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Apache Junction is a city of about 38,000 residents with a natural setting that rivals any in the state for scenic views and outdoor opportunities. Twenty-five years from now, its population is projected to be nearly double the current total.
“It’s not a question of whether the city will grow, it’s a question of how,” Giao Pham, the city’s public works director, said.
After a semester’s work by 21 Arizona State University graduate students, the city has a new outline to guide its development, grounded in residents’ perspectives and thorough research.
The students were enrolled in this spring’s capstone course for ASU’s master’s program in urban and environmental planning ( MUEP ), taught by professor Joochul Kim. The program is within the School of Geographical Sciences and Urban Planning.
The project, which began as a collaboration with the city’s Public Works and Development Services departments, grew to include the Parks & Recreation and Economic & Business Development departments, as well. Following an April 26 presentation to the city’s Planning & Zoning Commission and Parks & Recreation Board, Apache Junction’s City Council approved a resolution to adopt the students’ report for consideration for the city’s future planning purposes.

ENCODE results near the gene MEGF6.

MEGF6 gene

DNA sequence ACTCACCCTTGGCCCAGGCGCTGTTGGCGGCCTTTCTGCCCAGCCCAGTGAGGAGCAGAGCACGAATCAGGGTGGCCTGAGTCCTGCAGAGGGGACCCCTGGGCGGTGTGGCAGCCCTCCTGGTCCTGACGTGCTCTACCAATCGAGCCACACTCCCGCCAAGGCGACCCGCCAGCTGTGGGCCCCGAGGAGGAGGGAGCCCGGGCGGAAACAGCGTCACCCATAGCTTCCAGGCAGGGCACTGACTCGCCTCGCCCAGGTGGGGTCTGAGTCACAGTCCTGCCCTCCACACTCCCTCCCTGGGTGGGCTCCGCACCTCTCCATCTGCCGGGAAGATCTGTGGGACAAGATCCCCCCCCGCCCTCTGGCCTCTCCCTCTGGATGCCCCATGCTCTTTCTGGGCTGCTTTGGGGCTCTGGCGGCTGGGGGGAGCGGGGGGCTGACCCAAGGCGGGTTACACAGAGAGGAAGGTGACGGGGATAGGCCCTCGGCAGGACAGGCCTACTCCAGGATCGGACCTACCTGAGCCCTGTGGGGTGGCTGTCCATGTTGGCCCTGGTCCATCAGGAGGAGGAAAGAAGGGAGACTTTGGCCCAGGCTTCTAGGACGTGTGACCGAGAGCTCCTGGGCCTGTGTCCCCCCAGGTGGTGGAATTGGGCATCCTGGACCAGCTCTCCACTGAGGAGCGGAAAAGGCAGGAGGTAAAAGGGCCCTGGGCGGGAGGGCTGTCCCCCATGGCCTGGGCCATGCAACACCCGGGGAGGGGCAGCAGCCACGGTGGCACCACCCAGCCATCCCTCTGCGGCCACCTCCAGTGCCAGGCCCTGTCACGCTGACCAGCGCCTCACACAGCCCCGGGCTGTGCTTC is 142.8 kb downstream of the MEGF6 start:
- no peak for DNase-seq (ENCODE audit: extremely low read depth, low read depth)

“We’re very appreciative of what the students did. The capstone is a great opportunity for students, but also a great opportunity for the community. The students’ work will really make a difference,” said Larry Kirch, city of Apache Junction development services director.The project’s scope
The partnership began in summer 2015, when Bailey DuBois, a student in the urban and environmental planning master’s program, approached the city to ask whether it might consider being the site for the program’s capstone workshop course. Larry Kirch, the city's development services director, and Pham responded enthusiastically, and discussions began.
In January 2016, Kim introduced the students in his capstone course to their assignment: After learning about Apache Junction — from city representatives, planning documents, demographic and economic research, and importantly, by exploring the city in person — they would envision a future for Apache Junction.